Then STOP being EVIL!
I don’t agree that “don’t be evil” is a “load of crap” as someone famous reportedly said. I believe that Google means it. I really do. I have no logical reason to do so, it’s just a feeling I have. The question is, will the definition and responsibility surrounding the words as they relate to Google change in the future? On one hand, “don’t be evil” could be seen as a statement in regard to respecting user’s privacy. On the other, it could just as easily be used as an excuse to invade user’s privacy to avoid being complicit in activities society and culture could devolve to see as evil or even simply “discomforting” or against the norm. (see *** note below for more detailed analysis of what some would call relativism). I really think the path Google is on is paved with good intentions. I truly do. But as we all know, that road can sometimes lead to unexpectedly warm places.
Accountability sometimes comes with a cost far greater than the sum of the original indiscretions or infringements. Take, for instance, drug use and drug laws in the US. If all drug users were held accountable to the laws regarding their self-medication and the resultant penalties were applied, the administrative costs alone would be destructive in ways we cannot even imagine. Imagine anyway an economy based almost entirely on the prison and court systems, legal defense and offense, parole systems, policing, etc etc, and you can begin to see the kind of world we’d live in. Unsustainable, creating all kinds of new desperation leading to revolt, uprising and maybe even new terrorism. After all, isn’t all affordable defense against oppressive power now considered terrorism? Any and all revolts would be labeled accordingly. This isn’t a slippery slope argument, simply a logical regression. Desperate people have no respect for law, authority or life. Perfection in the enforcement of inhumane laws will lead to the ultimate human suffering across all classes(and yes, perfection in ENFORCEMENT can be achieved.. it’s perfection in JUSTICE that is unattainable). And once the institutions are in place to keep this insanity going, they will fight to the death to maintain their jobs, positions and authority. Does anyone think for a moment that we will someday just come to our senses, suddenly, and shut down an institution like the DEA? Even if we begin the process of decriminalization, seriously, right now, it would take decades to dismantle the institutions who can no longer justify their value to society. Even if it’s shown that their very existence is a large part of the reason why the problems they claim to be trying to fix exist at all.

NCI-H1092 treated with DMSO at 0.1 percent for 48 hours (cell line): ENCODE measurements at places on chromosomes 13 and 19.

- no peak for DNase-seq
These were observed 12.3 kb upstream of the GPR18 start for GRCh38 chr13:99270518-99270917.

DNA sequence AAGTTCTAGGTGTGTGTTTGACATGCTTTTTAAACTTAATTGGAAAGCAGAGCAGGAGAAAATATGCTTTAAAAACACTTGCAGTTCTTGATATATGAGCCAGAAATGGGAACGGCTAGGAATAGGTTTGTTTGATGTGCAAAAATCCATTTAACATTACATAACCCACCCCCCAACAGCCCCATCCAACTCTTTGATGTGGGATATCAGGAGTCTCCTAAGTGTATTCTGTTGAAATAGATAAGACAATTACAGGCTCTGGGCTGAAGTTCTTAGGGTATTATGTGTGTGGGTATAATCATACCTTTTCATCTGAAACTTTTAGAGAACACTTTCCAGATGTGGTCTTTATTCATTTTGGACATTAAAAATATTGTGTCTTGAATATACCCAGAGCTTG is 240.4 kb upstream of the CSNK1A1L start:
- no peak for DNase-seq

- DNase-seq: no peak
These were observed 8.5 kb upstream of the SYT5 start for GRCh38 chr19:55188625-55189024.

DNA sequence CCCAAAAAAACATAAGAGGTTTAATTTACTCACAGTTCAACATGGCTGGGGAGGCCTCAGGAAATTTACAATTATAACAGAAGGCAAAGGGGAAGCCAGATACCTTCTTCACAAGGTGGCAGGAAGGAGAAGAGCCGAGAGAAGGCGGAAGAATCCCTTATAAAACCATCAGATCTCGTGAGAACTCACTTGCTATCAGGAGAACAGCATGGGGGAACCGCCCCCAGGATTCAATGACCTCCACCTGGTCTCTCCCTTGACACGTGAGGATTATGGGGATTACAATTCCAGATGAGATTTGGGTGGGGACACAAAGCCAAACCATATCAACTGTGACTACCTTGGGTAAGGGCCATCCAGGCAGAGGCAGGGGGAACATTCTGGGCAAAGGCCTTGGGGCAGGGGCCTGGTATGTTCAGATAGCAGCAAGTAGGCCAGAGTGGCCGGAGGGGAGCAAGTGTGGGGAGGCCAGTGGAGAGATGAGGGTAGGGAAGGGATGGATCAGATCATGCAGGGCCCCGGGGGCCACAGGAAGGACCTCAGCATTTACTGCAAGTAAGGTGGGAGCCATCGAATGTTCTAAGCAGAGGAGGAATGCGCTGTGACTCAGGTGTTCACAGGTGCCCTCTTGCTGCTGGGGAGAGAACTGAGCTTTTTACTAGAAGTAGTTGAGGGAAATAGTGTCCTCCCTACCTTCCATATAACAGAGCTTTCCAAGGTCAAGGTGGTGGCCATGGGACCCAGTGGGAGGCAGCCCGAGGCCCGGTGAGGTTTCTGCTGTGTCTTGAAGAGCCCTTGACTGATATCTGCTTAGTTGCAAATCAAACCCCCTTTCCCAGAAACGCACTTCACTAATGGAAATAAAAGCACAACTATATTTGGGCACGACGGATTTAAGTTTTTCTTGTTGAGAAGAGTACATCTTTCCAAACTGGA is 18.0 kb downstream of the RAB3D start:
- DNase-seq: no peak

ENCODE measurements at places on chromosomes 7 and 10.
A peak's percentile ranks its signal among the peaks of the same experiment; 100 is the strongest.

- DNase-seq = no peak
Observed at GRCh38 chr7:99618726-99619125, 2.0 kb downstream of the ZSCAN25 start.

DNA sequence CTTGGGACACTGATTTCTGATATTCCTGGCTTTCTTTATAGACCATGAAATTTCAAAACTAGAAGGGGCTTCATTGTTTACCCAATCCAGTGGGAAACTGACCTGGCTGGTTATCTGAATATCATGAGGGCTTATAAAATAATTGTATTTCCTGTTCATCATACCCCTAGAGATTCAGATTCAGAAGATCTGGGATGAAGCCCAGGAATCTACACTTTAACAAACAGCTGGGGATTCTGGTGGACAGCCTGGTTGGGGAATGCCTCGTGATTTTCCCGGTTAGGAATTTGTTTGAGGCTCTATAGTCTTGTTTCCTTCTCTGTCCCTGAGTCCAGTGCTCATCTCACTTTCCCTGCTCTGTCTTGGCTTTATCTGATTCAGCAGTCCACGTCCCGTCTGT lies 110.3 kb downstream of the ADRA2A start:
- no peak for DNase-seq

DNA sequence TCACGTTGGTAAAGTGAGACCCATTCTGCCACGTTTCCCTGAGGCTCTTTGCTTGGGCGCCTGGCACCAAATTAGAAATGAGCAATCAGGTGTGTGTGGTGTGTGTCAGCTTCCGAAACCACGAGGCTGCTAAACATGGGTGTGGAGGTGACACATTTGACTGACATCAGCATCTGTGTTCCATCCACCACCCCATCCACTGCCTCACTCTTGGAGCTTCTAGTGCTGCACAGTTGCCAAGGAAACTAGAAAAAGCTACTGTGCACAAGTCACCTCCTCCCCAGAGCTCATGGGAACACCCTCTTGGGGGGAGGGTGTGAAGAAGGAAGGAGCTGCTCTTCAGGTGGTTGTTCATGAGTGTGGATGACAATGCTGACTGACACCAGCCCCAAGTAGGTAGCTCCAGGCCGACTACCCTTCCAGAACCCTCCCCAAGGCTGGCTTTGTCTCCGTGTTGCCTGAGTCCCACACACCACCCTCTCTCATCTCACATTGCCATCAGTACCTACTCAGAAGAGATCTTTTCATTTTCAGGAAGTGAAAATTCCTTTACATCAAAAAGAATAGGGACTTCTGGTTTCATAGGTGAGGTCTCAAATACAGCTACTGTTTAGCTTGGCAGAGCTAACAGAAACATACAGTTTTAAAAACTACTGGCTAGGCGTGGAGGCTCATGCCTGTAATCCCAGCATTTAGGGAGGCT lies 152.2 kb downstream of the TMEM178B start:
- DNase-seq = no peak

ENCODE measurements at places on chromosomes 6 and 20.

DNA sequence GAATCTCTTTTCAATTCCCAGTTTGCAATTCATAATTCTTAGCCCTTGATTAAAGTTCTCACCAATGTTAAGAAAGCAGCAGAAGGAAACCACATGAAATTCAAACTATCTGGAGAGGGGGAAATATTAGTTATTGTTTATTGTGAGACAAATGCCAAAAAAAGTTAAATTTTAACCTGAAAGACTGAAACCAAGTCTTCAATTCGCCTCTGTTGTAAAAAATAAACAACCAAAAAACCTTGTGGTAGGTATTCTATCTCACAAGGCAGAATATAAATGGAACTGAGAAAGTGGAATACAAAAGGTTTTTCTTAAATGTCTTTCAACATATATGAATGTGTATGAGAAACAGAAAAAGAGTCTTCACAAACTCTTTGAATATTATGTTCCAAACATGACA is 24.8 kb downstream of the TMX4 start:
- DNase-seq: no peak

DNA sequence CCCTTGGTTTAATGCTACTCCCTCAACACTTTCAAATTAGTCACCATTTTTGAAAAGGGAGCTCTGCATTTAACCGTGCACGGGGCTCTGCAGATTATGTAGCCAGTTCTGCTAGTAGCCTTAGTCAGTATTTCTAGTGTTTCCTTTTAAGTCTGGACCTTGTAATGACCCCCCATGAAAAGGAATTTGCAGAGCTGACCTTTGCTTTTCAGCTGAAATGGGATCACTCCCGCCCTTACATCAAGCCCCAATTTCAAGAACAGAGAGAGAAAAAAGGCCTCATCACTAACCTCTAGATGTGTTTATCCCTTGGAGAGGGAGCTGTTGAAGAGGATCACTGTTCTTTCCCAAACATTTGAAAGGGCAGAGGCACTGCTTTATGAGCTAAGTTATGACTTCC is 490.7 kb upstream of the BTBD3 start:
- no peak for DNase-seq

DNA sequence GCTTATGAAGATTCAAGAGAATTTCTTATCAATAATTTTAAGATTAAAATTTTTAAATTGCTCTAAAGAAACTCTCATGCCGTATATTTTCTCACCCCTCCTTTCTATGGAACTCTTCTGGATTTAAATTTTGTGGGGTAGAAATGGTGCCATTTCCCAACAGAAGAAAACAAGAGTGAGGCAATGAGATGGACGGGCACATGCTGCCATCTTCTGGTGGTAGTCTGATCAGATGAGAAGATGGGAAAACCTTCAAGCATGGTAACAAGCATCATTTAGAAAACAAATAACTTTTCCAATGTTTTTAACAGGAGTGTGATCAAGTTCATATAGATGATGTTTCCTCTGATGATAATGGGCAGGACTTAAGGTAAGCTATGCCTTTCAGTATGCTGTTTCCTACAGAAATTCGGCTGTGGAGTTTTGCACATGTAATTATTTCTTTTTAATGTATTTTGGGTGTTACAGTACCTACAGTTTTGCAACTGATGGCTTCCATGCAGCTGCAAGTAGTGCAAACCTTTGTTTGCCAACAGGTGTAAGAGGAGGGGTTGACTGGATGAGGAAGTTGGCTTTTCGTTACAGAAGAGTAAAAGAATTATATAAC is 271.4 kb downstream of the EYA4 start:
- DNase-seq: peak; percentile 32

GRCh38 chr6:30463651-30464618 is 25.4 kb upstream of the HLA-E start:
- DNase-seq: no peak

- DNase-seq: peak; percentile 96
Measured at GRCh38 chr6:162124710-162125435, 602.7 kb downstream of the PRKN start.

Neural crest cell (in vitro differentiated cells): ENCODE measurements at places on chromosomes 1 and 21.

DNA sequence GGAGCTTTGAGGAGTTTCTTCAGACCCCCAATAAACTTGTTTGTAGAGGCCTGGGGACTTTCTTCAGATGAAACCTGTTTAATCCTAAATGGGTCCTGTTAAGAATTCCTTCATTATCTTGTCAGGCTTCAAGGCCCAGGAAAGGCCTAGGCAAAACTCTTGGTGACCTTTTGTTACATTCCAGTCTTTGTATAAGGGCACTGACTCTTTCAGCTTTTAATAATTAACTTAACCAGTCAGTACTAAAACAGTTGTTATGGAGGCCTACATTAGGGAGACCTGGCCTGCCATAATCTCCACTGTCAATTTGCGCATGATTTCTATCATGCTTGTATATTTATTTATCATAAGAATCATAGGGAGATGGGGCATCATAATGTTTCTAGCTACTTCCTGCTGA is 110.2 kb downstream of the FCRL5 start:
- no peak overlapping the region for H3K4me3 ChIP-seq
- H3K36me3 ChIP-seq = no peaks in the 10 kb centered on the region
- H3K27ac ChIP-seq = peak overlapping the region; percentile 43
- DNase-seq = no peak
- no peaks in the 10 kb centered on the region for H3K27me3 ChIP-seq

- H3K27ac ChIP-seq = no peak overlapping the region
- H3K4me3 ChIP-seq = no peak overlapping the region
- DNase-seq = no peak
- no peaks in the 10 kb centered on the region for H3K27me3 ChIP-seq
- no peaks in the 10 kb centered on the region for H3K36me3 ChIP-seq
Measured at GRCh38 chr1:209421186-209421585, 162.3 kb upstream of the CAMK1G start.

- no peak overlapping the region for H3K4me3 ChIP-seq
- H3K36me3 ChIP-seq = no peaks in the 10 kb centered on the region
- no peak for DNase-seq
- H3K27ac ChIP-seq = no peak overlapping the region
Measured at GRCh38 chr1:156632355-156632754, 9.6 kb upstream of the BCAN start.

The more we focus, as a society, on the negative elements, the less we invest and focus on the future and positive possibilities. This can be seen in states that spend more on enforcement/prosecution/incarceration than on education and development. Sure, we may save money on pink underwear and expired, green baloney (or is it bologna?). But when fear wins, progress stops. When pessimism takes over, growth and prosperity halts. Except, of course, for the manufacturers of pink underwear and those who save money by feeding prisoners expired, potentially dangerous food. And while we sit back in our couches to enjoy the dog and pony show, losing real focus, real crime continues in other areas and people suffer. These efforts always come across to me as more of an escalation of the culture war, an attempt to “cleanse” the world of types that don’t “fit in” or play by traditional rules. Rules, not laws. Have you ever heard anyone say that laws are made to be broken? Probably not. But it’s quite common to hear people say that rules are made to be broken. And for good reason. They are. They are also made to be changed. Far more often than laws are. The jails of our country are filled with those who are simply different, whose “crimes” harmed no-one, in many cases not even themselves. In a world approaching justice, fewer laws are simply rules converted to law. As the world edges closer to INjustice, more and more rules become laws.
But what about a simple man or woman who wants a chance to re-invent him or her self. Just a few years ago, a person could do this just by moving to a new area, city or state without resorting to illegal activities involving fake ID’s and such. You could simply move, get a new job, and start over. With the arrival of the Internet, this changed in both positive and negative ways. It allowed for a new kind of re-invention. A virtual re-invention. A new place where a man or woman of any race, culture, religion, class or personality could be taken just as seriously and reach an audience just as large and interested in what they have to say as the most important men and women of society. Without the discriminations of their past following them around. World-wide, even before the web was around. At the same time, fears that a person’s personal information could be shared to millions of others without consent, grew. Examples of those fears being founded occurred more and more often. And it appears to be getting worse all the time rather than even slightly better.